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Google Android Wear review
At the Google I/O conference, the tech giant unveiled its new operating system designed for wearable devices, known as Android Wear.
The operating system powers two devices so far: The Samsung Gear Live and the LG G Watch. A third device, Motorola’s Moto 360, is due out in the coming months.
So is this the operating system that is going to catapult Google into a leadership position in the wearables market, as it has done with smartphones? Will it succeed where other devices have failed?
A key feature of the Android Wear platform is that it automatically retrieves notifications from any existing Google app and displays them on your wrist.
It also integrated Google Now, the search giant’s Siri-style voice search and personal assistant feature.
Google also claims a range of apps specifically designed for Android Wear will begin appearing in the Google Play store.
In a very comprehensive review, Ron Amadeo from Ars Technica notes that genuine cross-platform support is something that’s difficult to implement. This means that, at least for the time being, you’ll need an Android smartphone or tablet to use an Android Wear smartwatch:
Like nearly all smartwatches, Wear devices rely on a Bluetooth-tethered phone, which needs to be running Android 4.3 and up. Running iOS or Windows Phone? You're out of luck: no Wear for you. Smartwatches seem to be the ultimate ecosystem lock-in device. Samsung's requires a Samsung phone, Google's requires an Android phone, and we're sure Apple’s will require iOS. There is so much cross-communication that needs to happen between a watch and phone that supporting multiple OSes becomes really hard.
On the upside, Amadeo also explains how Android Wear works with Android’s notification system, meaning it automatically works with most apps out of the box:
Android Wear data mines your phone notification panel and then creates its own interface on the watch. The thumbnail gets used as the background, the text is reflowed for the tiny screen, the app icon is pulled from the phone app, and each of the three actions (two buttons and the notification tap) get broken out into a separate action screens. The system's swipe-to-dismiss gesture gets ported over, too.
This is what makes Android Wear so special. Because Google laid the groundwork for Android Wear one year ago with Android 4.3, the OS has out-of-the-box compatibility with most apps. Where most smartwatches need custom-built notification compatibility, what you see above is the baseline functionality for everything in Android Wear.
Joanna Stern from The Wall Street Journal likes the predictive notifications the watch gives you. However, at this point, there’s no way to customise which notifications appear on your device:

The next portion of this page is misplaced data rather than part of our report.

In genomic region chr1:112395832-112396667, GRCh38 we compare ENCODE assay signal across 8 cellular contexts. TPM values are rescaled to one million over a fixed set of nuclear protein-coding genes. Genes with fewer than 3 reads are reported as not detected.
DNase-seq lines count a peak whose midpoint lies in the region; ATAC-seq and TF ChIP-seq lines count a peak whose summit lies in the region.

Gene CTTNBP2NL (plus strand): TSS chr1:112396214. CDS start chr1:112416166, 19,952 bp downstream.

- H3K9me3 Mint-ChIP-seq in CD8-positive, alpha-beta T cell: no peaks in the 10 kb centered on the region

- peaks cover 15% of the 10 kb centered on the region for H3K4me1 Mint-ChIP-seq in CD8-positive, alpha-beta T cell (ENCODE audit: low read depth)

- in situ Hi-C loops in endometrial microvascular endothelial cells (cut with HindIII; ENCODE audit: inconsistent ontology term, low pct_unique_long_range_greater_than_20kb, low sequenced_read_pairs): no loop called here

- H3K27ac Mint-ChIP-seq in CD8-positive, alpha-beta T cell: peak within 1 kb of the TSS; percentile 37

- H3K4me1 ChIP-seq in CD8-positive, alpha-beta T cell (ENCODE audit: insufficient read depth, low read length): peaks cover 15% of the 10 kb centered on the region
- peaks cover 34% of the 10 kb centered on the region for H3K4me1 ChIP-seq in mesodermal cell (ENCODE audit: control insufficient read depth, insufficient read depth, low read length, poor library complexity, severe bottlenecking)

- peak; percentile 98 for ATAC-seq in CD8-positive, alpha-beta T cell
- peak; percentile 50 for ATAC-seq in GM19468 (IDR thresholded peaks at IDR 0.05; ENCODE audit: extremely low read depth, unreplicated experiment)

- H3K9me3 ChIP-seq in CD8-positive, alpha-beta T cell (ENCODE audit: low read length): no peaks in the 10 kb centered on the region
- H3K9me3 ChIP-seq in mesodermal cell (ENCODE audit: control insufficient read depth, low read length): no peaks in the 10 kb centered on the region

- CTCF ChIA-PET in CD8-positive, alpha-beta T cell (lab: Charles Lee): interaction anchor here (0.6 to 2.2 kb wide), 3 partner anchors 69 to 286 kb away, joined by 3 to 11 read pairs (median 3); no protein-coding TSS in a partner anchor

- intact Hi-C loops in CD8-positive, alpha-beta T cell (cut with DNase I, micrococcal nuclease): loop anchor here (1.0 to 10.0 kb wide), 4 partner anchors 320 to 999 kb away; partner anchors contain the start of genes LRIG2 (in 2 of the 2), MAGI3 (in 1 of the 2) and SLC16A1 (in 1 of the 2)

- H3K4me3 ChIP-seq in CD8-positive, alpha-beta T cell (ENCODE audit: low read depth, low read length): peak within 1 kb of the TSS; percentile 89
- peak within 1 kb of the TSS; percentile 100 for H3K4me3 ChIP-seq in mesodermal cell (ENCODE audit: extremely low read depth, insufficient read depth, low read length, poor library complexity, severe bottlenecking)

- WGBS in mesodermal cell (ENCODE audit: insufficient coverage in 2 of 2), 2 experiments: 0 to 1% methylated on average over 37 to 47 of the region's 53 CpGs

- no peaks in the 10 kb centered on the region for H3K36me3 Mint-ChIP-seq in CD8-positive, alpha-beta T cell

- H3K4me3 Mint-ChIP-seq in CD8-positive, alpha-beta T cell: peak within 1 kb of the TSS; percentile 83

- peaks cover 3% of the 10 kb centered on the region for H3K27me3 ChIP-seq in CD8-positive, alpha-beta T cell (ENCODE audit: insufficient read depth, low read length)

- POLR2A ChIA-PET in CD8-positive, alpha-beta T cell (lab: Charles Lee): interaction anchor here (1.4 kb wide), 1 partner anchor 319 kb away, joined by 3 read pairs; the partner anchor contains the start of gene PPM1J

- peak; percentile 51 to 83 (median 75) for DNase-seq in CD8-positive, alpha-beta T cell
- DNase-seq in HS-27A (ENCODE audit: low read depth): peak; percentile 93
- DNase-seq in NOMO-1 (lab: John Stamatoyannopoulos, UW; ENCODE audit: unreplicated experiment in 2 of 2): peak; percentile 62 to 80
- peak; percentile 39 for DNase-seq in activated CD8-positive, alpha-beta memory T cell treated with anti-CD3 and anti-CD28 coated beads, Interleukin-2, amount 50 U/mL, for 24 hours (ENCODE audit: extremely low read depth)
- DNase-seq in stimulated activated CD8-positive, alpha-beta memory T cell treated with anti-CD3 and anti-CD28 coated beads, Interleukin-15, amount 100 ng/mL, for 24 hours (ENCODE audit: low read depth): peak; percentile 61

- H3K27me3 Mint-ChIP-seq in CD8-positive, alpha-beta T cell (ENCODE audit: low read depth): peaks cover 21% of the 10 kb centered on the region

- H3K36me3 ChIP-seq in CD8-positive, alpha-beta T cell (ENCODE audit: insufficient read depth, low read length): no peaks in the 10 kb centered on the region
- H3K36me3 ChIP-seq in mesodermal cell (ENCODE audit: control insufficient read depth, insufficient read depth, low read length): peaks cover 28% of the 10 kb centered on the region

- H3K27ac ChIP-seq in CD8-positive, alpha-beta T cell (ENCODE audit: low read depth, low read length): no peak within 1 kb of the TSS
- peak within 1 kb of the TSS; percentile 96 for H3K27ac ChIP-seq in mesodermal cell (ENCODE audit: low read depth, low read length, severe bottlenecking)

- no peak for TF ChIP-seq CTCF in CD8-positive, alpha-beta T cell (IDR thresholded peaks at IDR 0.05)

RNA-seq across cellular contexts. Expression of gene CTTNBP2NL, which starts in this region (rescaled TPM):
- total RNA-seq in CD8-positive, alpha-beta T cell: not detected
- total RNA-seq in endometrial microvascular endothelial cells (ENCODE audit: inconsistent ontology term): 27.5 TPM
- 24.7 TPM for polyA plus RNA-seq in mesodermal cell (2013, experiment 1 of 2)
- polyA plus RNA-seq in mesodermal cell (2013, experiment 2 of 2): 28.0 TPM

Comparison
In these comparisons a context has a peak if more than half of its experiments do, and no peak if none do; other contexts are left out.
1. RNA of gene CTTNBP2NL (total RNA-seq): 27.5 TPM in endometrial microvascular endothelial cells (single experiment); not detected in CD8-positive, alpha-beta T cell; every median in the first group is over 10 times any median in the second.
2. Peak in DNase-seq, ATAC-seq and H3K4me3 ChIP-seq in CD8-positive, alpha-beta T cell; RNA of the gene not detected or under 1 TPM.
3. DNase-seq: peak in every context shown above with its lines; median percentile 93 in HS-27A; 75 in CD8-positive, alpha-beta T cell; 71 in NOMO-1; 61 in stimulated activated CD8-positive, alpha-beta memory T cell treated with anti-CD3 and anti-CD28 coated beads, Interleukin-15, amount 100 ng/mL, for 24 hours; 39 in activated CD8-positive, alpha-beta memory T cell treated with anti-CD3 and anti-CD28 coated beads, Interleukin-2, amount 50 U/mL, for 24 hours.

But what sets Android Wear devices apart from previous smartwatches is that they tell you what you need even before you realize you need it. Google Now, which mines Gmail, calendar, Web searches and other Google interactions, is a perfect fit for the wrist.
There's simply not enough customization yet. Either I get buzzed every time someone emails me, or I don't get any email alerts at all. Sure, the watch helps me look at my phone less, but I'd prefer a middle ground, where my wrist vibrates only when my editor or fiancée emails me. Mr. Singleton says Google is working on contact-specific notifications and the next version of Android, due out this fall, will have deeper notification controls.
Aside from notifications off an Android tablet, Android Wear integrates the Google Now voice recognition system. This means you can launch a range of commands by saying “OK Google” to your smartwatch.
This is a feature that impressed Fortune’s Jason Cipriani:
In addition to touch input, Android Wear supports Google’s speech recognition software. I’m happy to report that it takes very little time to fire off instructions like “OK Google, remind me to flip the steaks in 7 minutes.” The same can be done to search, compose an email or text message, set a timer, or even call a Lyft car with a Batman-eqsue, “OK Google, call a car.”
Over at Engadget, Brad Molen describes Android Wear as the most advanced smartphone platform so far. However, there are still some issues to overcome:
Android Wear is the strongest smartwatch platform we've seen so far, and it has enough support from manufacturers and developers to thrive. But it's a first-generation product, and limited battery life, notification anxiety and other issues make it tough to recommend Wear quite just yet.
Meanwhile at Time, Jared Newman sums it up by describing the experience as still being a work in progress:
What we have now is a classic Google work-in-progress. The software needs more ways to surpass the abilities of users’ smartphones, and the hardware needs to get thinner, lighter and less clunky. (Motorola’s Moto 360 watch will bring some much-needed style to the lineup later this summer, but it’s not a panacea for bulky tech.) And while I’m not bothered by the one-day battery life of these watches, they need more convenient ways to recharge overnight, such as a wireless charging mat on your nightstand.
Should I get one:
With Apple heavily rumoured to be working on a smartwatch of its own, it might be worth taking a wait-and-see approach to devices powered by Android Wear at this point.
There are also a few rough spots that need to be ironed out, such as battery life, or the ability to prioritise notifications.
That being said, Android Wear appears to be a solid first effort by the tech giant, and it will be interesting to see where they take the technology in the future.
This article originally appeared on SmartCompany.